The Sixties: The Times They Are a-Changin'

1968
We Shall Overcome

Throughout Society, Blacks Gain Respect

The peaceful strategies of boycotts, sit-ins, freedom rides and marches placed racial equality squarely on the national agenda. Martin Luther King's movement was instrumental toward passage of the Civil Rights Act of 1964. For his outstanding leadership King was awarded the Nobel Peace Prize. The Voting Rights Act of 1965 and The Civil Rights Act of 1968 went further to ban discrimination in voting and housing. Other black celebrities were recognized and honored in the arenas of sports, entertainment, and politics.

Photograph of The Sixties exhibit.

Inner City Ghettos, Urban Despair

However, 70 percent of African Americans still lived in large inner cities characterized by poverty and decay. In the urban ghettos, unemployment soared and violence escalated. Federal troops were needed to integrate schools in the South. Police used dogs, tear gas, and cattle prods to humiliate and disperse peaceful demonstrators. Black churches were bombed. Feelings of despair and anger boiled over into ghetto riots, setting a tone of open revolt for years to come.

 

Riots, Violence, Separatism

Panic in the Cities

From 1964 to 1971, over 750 riots in American cities resulted in 228 deaths and 12,750 injuries. In 1967 alone, 150 riots brought on arson, looting, and millions of dollars in damage. Images of burning cities and armed confrontation accelerated "white flight" to the suburbs, in turn lowering inner city incomes and property values. As business and employment opportunities disappeared, maintenance and repairs seemed useless.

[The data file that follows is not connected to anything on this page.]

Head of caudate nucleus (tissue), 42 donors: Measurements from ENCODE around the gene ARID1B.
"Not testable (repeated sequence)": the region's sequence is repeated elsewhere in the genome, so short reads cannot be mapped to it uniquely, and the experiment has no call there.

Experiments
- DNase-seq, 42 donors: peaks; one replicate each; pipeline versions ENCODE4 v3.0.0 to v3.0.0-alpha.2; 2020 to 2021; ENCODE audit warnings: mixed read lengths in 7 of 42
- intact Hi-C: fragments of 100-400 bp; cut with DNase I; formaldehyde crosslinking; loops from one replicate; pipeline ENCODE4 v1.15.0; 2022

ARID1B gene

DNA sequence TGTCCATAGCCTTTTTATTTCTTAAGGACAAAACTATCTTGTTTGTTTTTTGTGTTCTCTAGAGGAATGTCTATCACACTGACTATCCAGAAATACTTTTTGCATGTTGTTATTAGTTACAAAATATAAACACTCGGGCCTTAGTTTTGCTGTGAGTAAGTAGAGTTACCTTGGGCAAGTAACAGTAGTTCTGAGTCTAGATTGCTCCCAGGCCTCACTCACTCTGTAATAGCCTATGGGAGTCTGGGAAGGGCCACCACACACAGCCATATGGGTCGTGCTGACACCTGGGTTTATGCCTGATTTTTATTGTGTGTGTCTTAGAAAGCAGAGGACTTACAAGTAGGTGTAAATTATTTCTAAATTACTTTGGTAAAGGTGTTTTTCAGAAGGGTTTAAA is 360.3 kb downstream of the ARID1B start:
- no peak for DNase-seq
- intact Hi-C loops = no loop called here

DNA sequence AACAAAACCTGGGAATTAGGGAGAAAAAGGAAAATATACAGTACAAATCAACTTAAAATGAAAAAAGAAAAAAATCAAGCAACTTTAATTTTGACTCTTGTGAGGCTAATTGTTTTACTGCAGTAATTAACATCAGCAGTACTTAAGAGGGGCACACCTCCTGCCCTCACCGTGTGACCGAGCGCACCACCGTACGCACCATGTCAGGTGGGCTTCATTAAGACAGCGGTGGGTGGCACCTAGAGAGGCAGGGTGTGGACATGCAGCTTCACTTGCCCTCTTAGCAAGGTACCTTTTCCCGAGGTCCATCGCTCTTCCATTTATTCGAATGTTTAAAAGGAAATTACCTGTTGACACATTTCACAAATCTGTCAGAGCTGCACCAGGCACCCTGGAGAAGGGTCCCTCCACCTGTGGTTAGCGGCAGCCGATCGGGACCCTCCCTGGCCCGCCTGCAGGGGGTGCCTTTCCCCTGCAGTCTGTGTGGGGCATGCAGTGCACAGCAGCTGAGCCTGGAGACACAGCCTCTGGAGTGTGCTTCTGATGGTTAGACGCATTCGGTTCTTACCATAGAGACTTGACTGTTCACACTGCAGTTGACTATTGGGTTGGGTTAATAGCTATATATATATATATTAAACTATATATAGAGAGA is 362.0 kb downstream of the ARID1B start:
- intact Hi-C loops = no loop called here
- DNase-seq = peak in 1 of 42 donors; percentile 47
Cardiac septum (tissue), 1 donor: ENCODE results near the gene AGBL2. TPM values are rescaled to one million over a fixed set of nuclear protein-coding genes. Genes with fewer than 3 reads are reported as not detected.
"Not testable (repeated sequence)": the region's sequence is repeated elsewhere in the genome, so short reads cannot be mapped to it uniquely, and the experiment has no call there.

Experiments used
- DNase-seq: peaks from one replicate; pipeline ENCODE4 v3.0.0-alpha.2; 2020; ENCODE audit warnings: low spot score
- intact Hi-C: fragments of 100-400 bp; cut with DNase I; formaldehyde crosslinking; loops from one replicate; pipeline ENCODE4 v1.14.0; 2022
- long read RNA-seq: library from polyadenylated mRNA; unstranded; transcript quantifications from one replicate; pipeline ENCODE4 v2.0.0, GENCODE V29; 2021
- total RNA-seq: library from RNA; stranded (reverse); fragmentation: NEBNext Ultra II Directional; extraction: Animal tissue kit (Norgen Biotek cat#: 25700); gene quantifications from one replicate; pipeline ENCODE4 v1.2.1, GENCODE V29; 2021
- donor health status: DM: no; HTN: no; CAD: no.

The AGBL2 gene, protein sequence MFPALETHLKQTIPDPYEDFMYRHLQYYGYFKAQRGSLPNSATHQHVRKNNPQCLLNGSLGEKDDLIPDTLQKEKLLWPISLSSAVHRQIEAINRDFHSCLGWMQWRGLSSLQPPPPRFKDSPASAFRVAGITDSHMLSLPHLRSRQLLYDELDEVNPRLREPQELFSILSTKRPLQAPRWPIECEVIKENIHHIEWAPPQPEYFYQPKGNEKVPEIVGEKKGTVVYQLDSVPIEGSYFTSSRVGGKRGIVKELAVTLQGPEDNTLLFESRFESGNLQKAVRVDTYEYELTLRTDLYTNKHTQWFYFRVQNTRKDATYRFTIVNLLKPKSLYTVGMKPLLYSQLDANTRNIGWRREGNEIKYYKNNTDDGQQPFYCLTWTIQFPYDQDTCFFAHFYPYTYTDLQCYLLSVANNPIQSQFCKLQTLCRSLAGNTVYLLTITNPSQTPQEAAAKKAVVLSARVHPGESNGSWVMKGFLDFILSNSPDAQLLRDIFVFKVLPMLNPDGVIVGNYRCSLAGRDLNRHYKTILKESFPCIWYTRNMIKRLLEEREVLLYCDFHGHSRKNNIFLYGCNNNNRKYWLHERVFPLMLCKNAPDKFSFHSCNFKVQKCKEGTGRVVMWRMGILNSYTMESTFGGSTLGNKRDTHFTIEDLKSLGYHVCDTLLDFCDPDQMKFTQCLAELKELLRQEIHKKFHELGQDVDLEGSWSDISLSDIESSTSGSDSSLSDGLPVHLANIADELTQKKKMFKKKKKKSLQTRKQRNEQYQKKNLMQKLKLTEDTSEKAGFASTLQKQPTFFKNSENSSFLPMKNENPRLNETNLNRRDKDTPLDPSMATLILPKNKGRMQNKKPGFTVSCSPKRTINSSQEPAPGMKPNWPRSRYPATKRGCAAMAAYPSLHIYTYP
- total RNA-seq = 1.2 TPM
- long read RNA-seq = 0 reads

Two Faces of Black Power

Black anger was summarized by Stokely Carmichael in 1966, "We have been saying 'Freedom' for six years, what we are saying now is Black Power!" Politically, radical groups such as the Black Panthers advocated justice and equality "by any means necessary," even the complete separation of races. Culturally, Black Power encouraged the exploration of African heritage, natural Afro hairstyles and fashion, and powerful writing by authors like James Baldwin. Musically, rhythm and blues artist James Brown summed up their message, "Say it loud, I'm black and I'm proud!"

1963
1968

Tales of Camelot
The Cold War Warms Up
Racing To The Moon
Civil Rights On The March
Teen Angels
The Swinging Sixties
Sun 'n' Surf Meets London Turf
The Awakening of America
Camelot Finale

Something's Happenin' Here
Vietnam : A Young Man's Hell
Black Power
Rat Race Refugees
Talkin' 'Bout My Generation
Establishment Up Against the Ivied Wall
The Nixon Era Begins
To the Moon
The Legacy

back arrow Return to Sixties main page
return to Hoover Museum main page Return to Hoover Library-Museum virtual exhibits page 
return to Hoover Museum main page Return to Hoover Library-Museum main index page